Fruit flies like a banana

2001-03-23 Thread Robin Houston

On Fri, Mar 23, 2001 at 06:05:21PM +, Leon Brocard wrote:
 AEF sent the following bits through the ether:
  On Fri, 23 Mar 2001, Lucy McWilliam wrote:
   Love and fruit flies,
   I only really want /one/ of those things...
 Really? How many flies do you have?

There's an interactive fruit fly on the interweb.
Really!

 http://sdb.bio.purdue.edu/fly/aimain/1aahome.htm

Antennapedia is my favourite mutation, but I expect Lucy
knows some better ones :-)

 .robin.

-- 
God! a red nugget: a fat egg under a dog.



Re: Pointless, Badly-Written Module.

2001-03-20 Thread Robin Houston

On Tue, Mar 20, 2001 at 11:40:18AM -0500, Dave Cross wrote:
 I really think I should drop the author a polite note offering him a 
 patch or three.

A patch? It needs taking outside and shooting!

package Date::MMDDYY;
use strict;
use vars qw(@ISA @EXPORT_OK);
require Exporter;
@ISA = qw(Exporter);
@EXPORT_OK='datecon';

use POSIX 'strftime';

sub datecon {
my ($time, $format, $delim) = @_;
$time   = time() if !defined $time;
$format = 'MM,DD,YY' if !defined $format;
$delim  = '-'if !defined $delim;

for ($format) {
s:,:$delim:g;
s:(MM|DD|YY):"%".lc(substr($1,0,1)):eg;
}
return strftime($format, localtime($time));
}


Should we also do a series of drop-in replacements for
crappy CPAN modules? ;-)

 .robin.

-- 
Straw? No, too stupid a fad! I put soot on warts.



Re: Pointless, Badly-Written Module.

2001-03-20 Thread Robin Houston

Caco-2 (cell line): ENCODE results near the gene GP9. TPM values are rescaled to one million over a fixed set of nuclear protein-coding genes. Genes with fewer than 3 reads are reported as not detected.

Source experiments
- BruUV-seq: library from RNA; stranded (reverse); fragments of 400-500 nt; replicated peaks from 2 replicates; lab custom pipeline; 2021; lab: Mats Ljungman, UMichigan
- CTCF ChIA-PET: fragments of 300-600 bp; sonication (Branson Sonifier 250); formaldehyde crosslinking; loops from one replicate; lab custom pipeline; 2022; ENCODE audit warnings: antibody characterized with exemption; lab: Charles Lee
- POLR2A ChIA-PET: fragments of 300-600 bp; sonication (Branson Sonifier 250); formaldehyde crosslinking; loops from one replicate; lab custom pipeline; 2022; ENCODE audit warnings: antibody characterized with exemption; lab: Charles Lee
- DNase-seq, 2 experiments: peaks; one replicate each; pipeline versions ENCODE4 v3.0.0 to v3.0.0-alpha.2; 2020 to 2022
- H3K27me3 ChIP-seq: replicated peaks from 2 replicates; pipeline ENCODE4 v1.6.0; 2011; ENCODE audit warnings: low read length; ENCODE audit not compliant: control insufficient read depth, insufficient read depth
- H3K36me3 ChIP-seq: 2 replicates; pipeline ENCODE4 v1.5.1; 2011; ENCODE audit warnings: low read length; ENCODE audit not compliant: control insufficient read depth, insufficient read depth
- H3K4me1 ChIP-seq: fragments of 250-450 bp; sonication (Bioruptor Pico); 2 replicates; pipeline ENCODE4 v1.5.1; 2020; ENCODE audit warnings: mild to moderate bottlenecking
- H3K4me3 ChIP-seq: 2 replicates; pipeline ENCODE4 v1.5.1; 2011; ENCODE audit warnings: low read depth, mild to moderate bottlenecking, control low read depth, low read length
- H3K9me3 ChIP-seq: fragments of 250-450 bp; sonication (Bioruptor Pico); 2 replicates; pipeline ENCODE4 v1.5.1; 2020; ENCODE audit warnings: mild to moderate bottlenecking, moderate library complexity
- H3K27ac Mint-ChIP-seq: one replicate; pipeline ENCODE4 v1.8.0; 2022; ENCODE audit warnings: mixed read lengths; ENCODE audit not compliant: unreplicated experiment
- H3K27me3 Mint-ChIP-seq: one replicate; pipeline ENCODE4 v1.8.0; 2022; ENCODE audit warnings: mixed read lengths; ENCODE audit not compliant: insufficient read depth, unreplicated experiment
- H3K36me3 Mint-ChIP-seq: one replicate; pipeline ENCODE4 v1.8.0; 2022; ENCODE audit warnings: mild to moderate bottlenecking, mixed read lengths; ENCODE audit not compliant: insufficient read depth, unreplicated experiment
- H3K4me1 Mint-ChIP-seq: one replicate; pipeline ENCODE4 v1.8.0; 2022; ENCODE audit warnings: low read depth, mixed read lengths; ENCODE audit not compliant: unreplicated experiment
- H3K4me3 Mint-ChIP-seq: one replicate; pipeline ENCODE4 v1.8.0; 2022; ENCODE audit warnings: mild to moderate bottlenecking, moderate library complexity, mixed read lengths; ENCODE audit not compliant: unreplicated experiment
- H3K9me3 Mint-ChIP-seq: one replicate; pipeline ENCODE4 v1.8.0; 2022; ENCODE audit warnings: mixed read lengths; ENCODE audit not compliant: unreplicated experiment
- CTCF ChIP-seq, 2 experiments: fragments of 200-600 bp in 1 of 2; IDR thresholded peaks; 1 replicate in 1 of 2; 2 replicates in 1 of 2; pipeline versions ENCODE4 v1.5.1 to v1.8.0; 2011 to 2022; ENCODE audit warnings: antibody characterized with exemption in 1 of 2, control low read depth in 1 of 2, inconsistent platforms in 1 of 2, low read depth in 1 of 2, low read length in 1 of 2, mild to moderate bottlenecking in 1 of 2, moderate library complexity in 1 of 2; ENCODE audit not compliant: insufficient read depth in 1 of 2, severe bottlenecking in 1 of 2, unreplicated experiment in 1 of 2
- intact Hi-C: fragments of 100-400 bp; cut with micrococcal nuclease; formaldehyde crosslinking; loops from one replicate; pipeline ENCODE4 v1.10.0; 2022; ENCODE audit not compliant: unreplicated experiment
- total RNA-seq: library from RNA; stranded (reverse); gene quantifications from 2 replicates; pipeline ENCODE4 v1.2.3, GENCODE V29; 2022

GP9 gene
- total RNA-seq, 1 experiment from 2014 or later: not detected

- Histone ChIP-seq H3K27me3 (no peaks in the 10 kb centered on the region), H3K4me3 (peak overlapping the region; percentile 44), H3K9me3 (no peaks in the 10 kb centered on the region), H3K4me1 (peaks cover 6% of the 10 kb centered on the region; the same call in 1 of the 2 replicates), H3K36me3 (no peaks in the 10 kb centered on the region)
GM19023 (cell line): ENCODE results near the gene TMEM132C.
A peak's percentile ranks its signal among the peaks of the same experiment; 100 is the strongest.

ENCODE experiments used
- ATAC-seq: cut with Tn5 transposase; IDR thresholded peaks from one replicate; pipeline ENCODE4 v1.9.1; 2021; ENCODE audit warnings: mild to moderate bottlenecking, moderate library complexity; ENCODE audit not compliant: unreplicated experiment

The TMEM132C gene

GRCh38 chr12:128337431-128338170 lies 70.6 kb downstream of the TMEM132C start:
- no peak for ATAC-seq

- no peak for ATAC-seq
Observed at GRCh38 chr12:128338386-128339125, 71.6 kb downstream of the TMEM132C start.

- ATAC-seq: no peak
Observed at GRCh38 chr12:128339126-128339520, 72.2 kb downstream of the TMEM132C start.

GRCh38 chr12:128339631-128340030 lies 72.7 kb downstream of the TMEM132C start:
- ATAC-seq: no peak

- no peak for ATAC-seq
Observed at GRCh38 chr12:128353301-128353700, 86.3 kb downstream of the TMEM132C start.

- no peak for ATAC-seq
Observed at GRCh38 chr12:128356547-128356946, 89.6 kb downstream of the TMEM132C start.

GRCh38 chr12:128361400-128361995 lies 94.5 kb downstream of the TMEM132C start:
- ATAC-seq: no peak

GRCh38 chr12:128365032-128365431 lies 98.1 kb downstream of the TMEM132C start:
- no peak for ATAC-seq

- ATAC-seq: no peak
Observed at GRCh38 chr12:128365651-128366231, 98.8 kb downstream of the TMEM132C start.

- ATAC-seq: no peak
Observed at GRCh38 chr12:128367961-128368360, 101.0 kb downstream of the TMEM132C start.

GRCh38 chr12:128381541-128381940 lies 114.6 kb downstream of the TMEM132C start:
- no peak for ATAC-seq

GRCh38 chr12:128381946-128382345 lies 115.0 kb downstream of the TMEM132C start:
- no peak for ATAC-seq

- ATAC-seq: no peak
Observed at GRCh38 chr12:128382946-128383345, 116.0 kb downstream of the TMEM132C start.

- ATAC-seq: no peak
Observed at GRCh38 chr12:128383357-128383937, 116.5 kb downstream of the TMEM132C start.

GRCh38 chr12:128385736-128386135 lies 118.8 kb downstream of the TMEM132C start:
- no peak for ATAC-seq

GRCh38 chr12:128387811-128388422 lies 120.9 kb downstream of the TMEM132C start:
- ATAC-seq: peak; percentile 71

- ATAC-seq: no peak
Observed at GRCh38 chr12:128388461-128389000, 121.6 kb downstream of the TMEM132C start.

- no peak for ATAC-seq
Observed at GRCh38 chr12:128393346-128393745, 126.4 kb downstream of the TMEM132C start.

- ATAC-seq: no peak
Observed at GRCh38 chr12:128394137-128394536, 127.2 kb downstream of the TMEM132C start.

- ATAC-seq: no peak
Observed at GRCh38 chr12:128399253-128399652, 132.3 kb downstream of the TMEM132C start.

On Tue, Mar 20, 2001 at 05:07:28PM +, Leon Brocard wrote:
 This isn't such a crazy idea. People keep on complaining about the
 quality of modules on CPAN. So pick a random one and make it better
 ;-P

Well, with a module like Date::MMDDYY the implementation
_is_ broken - it uses gmtime() instead of localtime() for
example;

but worse than that, the design and conception are flawed.
Any drop-in replacement would inevitably suffer from the
same flaws of conception and interface.

There's no reason at all for anybody to use this module.
Compare:

  use Date::MMDDYY 'datecon';
  print "The date is ", datecon(time()), "\n";

to

  use POSIX 'strftime';
  print "The date is ", strftime("%m-%d-%y", localtime()), "\n";


The module is redundant, not just poorly implemented.

 .robin.

-- 
A man, a plan, a cat, a ham, a yak, a yam, a hat, a canal--Panama!



Re: LWP::Simple

2001-03-16 Thread Robin Houston

On Fri, Mar 16, 2001 at 01:38:41PM +, [EMAIL PROTECTED] wrote: